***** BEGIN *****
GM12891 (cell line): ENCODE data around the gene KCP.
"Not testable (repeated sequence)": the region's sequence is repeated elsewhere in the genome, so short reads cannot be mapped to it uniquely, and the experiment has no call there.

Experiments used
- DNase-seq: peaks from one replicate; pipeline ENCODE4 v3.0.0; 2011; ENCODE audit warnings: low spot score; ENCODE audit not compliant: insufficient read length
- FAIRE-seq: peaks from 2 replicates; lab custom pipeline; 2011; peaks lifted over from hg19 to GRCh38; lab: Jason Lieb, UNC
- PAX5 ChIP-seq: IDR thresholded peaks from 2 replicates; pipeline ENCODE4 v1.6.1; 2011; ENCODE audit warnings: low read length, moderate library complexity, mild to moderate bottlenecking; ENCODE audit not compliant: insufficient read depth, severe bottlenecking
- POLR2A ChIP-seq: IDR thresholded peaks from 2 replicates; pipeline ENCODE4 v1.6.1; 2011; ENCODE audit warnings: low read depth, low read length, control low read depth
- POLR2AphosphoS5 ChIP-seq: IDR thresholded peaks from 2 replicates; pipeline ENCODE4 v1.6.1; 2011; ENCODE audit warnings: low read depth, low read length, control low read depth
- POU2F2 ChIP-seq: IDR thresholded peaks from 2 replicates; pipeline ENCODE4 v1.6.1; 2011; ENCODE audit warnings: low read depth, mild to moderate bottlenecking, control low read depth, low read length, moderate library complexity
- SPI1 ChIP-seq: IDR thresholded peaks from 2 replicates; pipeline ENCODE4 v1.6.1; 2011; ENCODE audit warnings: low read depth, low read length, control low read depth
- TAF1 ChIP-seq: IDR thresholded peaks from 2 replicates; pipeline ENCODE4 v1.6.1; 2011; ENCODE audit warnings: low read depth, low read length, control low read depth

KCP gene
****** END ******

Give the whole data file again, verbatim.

GM12891 (cell line): ENCODE data around the gene KCP.
"Not testable (repeated sequence)": the region's sequence is repeated elsewhere in the genome, so short reads cannot be mapped to it uniquely, and the experiment has no call there.

Experiments used
- DNase-seq: peaks from one replicate; pipeline ENCODE4 v3.0.0; 2011; ENCODE audit warnings: low spot score; ENCODE audit not compliant: insufficient read length
- FAIRE-seq: peaks from 2 replicates; lab custom pipeline; 2011; peaks lifted over from hg19 to GRCh38; lab: Jason Lieb, UNC
- PAX5 ChIP-seq: IDR thresholded peaks from 2 replicates; pipeline ENCODE4 v1.6.1; 2011; ENCODE audit warnings: low read length, moderate library complexity, mild to moderate bottlenecking; ENCODE audit not compliant: insufficient read depth, severe bottlenecking
- POLR2A ChIP-seq: IDR thresholded peaks from 2 replicates; pipeline ENCODE4 v1.6.1; 2011; ENCODE audit warnings: low read depth, low read length, control low read depth
- POLR2AphosphoS5 ChIP-seq: IDR thresholded peaks from 2 replicates; pipeline ENCODE4 v1.6.1; 2011; ENCODE audit warnings: low read depth, low read length, control low read depth
- POU2F2 ChIP-seq: IDR thresholded peaks from 2 replicates; pipeline ENCODE4 v1.6.1; 2011; ENCODE audit warnings: low read depth, mild to moderate bottlenecking, control low read depth, low read length, moderate library complexity
- SPI1 ChIP-seq: IDR thresholded peaks from 2 replicates; pipeline ENCODE4 v1.6.1; 2011; ENCODE audit warnings: low read depth, low read length, control low read depth
- TAF1 ChIP-seq: IDR thresholded peaks from 2 replicates; pipeline ENCODE4 v1.6.1; 2011; ENCODE audit warnings: low read depth, low read length, control low read depth

KCP gene